Mnuchin says businesses will need more help

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Treasury Secretary Steven Mnuchin speaks during a Senate Small Business and Entrepreneurship hearing to examine implementation of Title I of the CARES Act, Wednesday, June 10, 2020 on Capitol Hill in Washington. (Kevin Dietsch/Pool via AP)

WASHINGTON – Treasury Secretary Steven Mnuchin on Wednesday said he believes the U.S. economy will need more help to pull out of the recession, but added that the next round of support should be more targeted to the hardest hit parts of the economy.

Mnuchin, testifying before the Senate Small Business Committee, said the administration plans to spend the next 30 days looking at what measures should go in the next relief bill.

Congress has already approved close to $3 trillion in support to deal with the impact of the coronavirus, which has resulted in millions of layoffs and has pushed the country into recession.

“There is no question that small businesses in many industries will need more help,” Mnuchin said. “Small businesses and larger businesses are going to need more help.”

New support measures will need to encourage business owners to rehire workers, especially those in the hardest hit industries like restaurants and travel, he said.

“You can’t get hotel capacity up to speed without hiring people first,” Mnuchin said.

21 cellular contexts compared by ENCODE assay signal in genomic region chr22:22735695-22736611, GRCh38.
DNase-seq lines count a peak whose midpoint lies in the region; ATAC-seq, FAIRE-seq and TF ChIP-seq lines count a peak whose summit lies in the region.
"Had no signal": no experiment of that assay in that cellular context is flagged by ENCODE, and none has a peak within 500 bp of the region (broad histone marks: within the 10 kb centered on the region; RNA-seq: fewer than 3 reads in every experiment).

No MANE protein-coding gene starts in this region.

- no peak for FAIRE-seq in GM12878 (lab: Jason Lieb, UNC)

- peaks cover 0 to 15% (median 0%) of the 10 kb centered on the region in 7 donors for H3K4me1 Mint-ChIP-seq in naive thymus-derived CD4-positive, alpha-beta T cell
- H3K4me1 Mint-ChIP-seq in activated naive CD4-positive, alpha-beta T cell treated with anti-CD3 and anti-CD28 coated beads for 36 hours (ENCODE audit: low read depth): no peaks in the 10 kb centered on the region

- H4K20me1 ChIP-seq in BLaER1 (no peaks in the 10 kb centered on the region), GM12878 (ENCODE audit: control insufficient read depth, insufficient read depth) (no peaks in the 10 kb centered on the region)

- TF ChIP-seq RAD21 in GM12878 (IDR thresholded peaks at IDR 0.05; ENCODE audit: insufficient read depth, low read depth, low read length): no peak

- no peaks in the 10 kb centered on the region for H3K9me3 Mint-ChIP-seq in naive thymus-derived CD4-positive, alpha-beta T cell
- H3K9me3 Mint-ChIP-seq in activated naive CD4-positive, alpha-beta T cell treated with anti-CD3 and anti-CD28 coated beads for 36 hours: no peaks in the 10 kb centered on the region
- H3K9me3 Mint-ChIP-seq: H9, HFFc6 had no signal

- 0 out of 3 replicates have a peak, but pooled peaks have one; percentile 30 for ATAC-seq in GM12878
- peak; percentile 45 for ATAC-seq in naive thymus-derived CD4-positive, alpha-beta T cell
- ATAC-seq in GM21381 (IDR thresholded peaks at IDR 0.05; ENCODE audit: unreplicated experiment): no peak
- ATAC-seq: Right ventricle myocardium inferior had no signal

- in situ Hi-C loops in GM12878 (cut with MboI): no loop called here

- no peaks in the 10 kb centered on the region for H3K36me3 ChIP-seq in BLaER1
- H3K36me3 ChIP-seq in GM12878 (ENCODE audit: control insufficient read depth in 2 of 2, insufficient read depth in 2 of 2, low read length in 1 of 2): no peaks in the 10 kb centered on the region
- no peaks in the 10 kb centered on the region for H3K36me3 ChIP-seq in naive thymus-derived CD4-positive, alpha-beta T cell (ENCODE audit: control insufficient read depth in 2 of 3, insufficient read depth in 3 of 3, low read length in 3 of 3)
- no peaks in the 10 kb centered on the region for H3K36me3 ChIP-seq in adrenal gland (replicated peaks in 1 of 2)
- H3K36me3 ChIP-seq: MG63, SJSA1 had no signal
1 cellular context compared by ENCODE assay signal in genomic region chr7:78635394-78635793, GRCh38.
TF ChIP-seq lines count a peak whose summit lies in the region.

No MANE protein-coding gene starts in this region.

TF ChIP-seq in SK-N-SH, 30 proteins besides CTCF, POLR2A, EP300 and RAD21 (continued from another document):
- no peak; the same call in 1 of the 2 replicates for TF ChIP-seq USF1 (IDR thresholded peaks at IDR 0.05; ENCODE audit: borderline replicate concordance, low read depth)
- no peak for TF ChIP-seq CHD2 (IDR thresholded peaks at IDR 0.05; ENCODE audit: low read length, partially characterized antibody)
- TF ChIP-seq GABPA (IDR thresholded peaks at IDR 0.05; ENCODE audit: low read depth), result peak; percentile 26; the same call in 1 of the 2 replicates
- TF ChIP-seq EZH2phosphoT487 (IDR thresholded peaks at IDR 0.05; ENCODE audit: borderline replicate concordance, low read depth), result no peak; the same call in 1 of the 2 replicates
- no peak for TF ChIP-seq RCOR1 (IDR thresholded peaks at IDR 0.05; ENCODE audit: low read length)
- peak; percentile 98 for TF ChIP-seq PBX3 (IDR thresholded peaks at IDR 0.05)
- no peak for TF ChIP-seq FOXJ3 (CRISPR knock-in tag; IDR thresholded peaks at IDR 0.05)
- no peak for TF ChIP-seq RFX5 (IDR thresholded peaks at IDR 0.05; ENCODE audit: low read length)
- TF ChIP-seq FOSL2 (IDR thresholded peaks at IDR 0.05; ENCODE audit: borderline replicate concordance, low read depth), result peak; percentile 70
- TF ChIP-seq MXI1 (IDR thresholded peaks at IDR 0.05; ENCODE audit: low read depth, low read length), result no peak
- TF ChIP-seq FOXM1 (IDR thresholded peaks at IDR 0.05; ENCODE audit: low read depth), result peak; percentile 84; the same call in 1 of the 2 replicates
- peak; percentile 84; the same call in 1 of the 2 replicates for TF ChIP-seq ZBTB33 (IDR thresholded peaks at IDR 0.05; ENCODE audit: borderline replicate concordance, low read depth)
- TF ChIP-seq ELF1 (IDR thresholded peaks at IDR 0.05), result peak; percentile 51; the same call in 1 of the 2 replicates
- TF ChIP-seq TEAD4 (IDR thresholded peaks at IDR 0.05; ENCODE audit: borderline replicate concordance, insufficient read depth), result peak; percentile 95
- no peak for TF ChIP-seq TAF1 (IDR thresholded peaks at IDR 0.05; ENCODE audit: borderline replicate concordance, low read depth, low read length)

Mnuchin and Small Business Administrator Jovita Carranza were generally praised by lawmakers for their efforts to get relief to small businesses under the Paycheck Protection Program, which has so far processed 4.5 million loans worth $511 billion. The loans are forgivable if the business uses the money to keep employees on the payroll or rehire workers who have been laid off.

Congress passed legislation last week that allowed companies to use 60% of the money for payroll and 40% for other expenses, such as rent payments and utilities. That was a modification from an initial requirement that 75% of the funds be used for payroll. The legislation, which was signed into law by President Donald Trump on Friday, also extended the time for companies to use the loans from eight weeks to 24 weeks.